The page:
Air pollution and the changing biogeochemistry of northern forests
Industrialization has greatly affected the biogeochemistry of northern forests by increasing the atmospheric deposition of acid and nitrogen (N). In 1990, the US Congress amended the Clean Air Act to include tighter emissions regulations; this reduced acid deposition (by > 50% in this study), but did not effectively lower N deposition. Here, we demonstrate that since this legislation was enacted, there have been marked decreases in sulfur (-16%), calcium (-17%), and aluminum (-42%) concentrations in sugar maple (Acer saccharum) foliage across the Upper Great Lakes region of the US, signaling a declining influence of acid deposition. In contrast, N deposition has persistently been over 75% greater than the amount of N needed to offset annual plant N sequestration, creating increases in N availability and soil N leaching. Recent emissions regulations will reduce N deposition somewhat, but further increases in soil N availability and leaching are likely. Policy decisions regarding N deposition will have to weigh increased carbon storage against negative impacts on water quality and species diversity. © The Ecological Society of America.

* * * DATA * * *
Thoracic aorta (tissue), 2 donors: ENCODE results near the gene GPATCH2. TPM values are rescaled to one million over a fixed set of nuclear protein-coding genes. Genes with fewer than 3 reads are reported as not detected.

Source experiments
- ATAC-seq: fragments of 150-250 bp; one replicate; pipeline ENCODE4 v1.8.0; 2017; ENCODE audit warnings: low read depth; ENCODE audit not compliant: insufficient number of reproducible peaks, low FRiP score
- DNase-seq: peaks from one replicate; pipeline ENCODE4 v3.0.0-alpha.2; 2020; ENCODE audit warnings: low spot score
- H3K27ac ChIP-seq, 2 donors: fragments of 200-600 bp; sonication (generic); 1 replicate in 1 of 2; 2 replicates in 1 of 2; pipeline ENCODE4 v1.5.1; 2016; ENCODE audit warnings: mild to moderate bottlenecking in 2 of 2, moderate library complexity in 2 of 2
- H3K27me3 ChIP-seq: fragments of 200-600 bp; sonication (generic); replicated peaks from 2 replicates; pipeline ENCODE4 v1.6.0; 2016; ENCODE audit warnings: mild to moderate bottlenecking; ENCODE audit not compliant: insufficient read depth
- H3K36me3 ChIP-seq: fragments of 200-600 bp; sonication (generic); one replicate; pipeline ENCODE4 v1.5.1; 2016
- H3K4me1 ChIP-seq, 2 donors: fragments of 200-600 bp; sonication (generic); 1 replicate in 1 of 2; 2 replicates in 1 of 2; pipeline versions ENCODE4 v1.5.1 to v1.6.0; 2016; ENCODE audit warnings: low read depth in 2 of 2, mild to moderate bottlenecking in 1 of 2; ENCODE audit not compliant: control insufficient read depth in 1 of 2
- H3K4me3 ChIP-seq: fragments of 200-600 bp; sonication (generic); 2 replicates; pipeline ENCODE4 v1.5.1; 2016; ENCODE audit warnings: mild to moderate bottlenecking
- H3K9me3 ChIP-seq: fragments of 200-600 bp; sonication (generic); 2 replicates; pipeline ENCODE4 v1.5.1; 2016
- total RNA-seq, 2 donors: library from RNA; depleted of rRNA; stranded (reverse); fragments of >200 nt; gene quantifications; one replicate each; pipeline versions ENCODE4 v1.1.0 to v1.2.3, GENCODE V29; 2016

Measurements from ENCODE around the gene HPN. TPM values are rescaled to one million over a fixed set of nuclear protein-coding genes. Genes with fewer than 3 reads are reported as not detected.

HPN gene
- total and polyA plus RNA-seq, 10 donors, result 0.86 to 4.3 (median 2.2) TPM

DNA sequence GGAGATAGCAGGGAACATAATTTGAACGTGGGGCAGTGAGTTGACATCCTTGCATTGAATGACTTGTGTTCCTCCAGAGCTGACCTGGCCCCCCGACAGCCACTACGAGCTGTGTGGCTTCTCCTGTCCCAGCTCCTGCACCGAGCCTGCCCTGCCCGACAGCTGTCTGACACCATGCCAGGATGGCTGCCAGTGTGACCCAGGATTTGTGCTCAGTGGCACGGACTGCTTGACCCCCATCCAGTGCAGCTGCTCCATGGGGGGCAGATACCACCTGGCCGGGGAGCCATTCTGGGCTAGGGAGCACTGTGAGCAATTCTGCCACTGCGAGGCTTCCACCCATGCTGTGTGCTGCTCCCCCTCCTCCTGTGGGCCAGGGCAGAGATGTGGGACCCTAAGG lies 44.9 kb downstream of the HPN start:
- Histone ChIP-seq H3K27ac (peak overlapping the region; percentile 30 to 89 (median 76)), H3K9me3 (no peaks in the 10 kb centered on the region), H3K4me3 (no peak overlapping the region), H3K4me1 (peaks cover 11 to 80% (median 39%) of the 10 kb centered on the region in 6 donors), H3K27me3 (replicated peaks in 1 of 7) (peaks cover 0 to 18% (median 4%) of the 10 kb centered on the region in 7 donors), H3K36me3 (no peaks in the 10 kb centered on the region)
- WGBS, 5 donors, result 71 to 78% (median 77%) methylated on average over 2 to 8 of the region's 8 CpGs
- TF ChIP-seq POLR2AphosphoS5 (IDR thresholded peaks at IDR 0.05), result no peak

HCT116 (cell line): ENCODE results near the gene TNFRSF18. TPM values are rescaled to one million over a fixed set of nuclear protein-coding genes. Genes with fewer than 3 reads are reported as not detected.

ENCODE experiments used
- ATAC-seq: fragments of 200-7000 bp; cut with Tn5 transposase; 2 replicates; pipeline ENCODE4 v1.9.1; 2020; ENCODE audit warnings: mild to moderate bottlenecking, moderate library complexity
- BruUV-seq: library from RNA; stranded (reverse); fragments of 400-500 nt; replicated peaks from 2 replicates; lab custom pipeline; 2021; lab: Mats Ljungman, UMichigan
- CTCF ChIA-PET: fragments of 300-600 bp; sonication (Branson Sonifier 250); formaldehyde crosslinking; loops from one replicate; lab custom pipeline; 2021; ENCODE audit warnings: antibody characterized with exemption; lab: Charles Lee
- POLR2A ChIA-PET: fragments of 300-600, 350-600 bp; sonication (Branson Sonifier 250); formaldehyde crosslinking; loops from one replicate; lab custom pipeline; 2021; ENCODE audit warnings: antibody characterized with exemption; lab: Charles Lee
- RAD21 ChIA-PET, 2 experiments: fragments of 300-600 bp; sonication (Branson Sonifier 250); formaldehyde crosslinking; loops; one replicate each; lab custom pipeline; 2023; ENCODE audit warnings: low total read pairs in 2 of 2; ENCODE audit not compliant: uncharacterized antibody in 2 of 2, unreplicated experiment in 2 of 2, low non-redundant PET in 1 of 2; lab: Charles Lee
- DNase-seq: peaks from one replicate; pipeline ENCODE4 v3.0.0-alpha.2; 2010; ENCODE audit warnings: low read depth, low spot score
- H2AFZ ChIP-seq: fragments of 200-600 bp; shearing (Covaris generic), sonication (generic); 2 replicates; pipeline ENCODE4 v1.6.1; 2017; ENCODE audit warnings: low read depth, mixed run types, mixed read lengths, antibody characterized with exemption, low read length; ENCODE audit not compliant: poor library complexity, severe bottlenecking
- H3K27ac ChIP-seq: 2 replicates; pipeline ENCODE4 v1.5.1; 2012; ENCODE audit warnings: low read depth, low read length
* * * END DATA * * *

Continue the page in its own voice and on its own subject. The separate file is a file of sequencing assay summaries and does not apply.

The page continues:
Frontiers in Ecology and the Environment
Air pollution and the changing biogeochemistry of northern forests.
Frontiers in Ecology and the Environment,
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